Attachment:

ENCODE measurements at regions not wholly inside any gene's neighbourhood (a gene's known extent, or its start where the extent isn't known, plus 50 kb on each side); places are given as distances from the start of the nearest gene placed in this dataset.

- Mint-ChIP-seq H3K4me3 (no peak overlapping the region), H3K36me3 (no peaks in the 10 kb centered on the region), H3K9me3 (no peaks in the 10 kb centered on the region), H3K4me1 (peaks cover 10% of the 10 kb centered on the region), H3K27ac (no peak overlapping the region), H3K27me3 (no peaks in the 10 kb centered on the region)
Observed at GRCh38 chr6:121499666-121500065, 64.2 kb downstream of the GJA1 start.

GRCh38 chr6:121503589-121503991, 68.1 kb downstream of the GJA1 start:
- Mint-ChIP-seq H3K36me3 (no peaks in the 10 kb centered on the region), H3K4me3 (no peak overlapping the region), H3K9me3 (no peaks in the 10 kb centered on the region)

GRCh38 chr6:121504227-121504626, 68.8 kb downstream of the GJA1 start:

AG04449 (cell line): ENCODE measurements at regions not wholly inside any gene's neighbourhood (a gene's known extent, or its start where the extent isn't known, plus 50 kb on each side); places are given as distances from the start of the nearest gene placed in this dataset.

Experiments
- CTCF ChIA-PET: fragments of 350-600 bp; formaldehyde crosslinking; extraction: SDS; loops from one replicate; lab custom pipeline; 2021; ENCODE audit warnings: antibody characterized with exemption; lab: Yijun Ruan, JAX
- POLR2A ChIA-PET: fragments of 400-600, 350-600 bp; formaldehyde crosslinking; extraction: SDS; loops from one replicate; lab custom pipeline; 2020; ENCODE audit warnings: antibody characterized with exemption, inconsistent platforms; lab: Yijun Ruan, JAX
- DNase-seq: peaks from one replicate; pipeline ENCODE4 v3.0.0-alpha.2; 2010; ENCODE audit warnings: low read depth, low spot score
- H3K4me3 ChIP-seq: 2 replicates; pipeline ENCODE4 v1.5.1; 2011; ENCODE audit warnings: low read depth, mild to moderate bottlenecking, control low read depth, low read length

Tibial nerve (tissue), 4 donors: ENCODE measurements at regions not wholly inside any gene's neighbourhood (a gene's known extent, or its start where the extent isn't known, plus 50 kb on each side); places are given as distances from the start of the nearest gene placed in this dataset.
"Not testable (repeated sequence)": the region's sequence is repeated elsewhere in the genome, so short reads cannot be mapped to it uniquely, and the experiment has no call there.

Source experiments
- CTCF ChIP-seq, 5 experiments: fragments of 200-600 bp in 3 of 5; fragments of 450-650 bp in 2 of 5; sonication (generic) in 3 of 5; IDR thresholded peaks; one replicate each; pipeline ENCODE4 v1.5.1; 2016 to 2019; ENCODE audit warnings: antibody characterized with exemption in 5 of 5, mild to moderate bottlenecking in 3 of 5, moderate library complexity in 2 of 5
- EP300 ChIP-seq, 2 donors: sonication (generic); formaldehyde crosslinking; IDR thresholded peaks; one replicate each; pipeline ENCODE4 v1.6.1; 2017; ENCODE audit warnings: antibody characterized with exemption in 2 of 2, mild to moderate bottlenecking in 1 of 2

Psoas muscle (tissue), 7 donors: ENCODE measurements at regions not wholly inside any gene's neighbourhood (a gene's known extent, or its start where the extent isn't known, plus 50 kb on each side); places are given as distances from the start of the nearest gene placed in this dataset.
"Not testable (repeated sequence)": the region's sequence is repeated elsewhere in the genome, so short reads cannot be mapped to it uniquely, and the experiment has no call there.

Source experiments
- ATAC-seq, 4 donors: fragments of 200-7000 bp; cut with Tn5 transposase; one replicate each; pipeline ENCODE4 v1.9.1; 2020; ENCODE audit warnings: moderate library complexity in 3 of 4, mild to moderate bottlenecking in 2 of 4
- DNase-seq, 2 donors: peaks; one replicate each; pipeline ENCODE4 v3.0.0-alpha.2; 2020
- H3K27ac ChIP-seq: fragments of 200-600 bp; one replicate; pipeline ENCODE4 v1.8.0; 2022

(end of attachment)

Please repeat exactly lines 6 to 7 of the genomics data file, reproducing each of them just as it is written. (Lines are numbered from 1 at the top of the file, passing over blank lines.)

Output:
GRCh38 chr6:121504227-121504626, 68.8 kb downstream of the GJA1 start:

AG04449 (cell line): ENCODE measurements at regions not wholly inside any gene's neighbourhood (a gene's known extent, or its start where the extent isn't known, plus 50 kb on each side); places are given as distances from the start of the nearest gene placed in this dataset.